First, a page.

In an ending straight out one of those US high school movies, local lad Myles Hesson took his turn in the spotlight and drained a long shot for basketball glory.

Hesson held his nerve with a two-pointer in overtime - the shot arcing in apparent slow motion, just like Hollywood - as friends and family watched on and those without tickets yelled his name from a nearby fan park.

This fast-paced shortened 3x3 form of the game is making its Commonwealth Games debut in Birmingham, after a successful premiere at last year's Olympics in Tokyo.

Australia are basketball powerhouses but Hesson and team-mates Jammell Anderson, Jaydon Henry-McCall and Orlan Jackson silenced the ‘Boomers’ with a last-gasp winner and then reeled away in celebration, the win secured 17-16

"It's incredible, I'm still trying to figure out the words to put it together," said Hesson.

"Never in my wildest dreams did I think I'd make the game winning shot here in Birmingham for Commonwealth Games gold. It's almost a joke, I’m just dreaming really.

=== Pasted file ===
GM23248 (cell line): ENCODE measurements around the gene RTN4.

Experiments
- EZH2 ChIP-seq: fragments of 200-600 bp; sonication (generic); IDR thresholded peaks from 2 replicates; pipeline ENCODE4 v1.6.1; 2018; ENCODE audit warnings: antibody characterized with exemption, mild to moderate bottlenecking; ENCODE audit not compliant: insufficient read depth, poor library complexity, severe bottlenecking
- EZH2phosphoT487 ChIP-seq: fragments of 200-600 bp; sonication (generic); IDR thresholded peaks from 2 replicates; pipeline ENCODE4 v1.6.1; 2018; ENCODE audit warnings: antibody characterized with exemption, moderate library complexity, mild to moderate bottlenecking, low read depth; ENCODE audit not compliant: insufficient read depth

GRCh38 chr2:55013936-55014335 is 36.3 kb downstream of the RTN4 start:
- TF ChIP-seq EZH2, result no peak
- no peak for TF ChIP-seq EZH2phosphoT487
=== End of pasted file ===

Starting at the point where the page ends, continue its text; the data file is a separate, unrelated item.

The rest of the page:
"I played basketball in every corner of this city, just around the corner is where I catch the bus to get into town, my grandparents brought me to the market over there. I'm am Birmingham, so this means so much.

"I'm going to carry this moment with me for the rest of my life now. This has been a two-year process, we've worked so hard as a four for the last two months. We've pushed Australia, one of the best teams around, after such a short time together. Just imagine what we can do if we can push this now?

"That was a bit nervy at the end but we all chipped in and I hit the big shot that won the game. It was a big team effort. I just kept shooting and kept the confidence that my chance would come."

However, England were the wrong side of last-gasp drama in the women's final, as Canada's Sarah Te-Biasu drained a last second shot to secure the gold 14-13. The judges looked to see if the clock had expired as England looked despairingly on but ruled her effort was good.

"I'm proud of us, we've come here and got a silver medal but when you are that close to a gold medal, it's going to hurt and be disappointing," said Cheridene Green, part of the team with Hannah Jump, Shanice Beckford-Norton and Chantelle Handy.

“There are no regrets, we've put everything out there against a really good team but we've come up just a little bit short. At the end of the day we're still Commonwealth medallists, the fans are still cheering our names and that's something to be proud about.”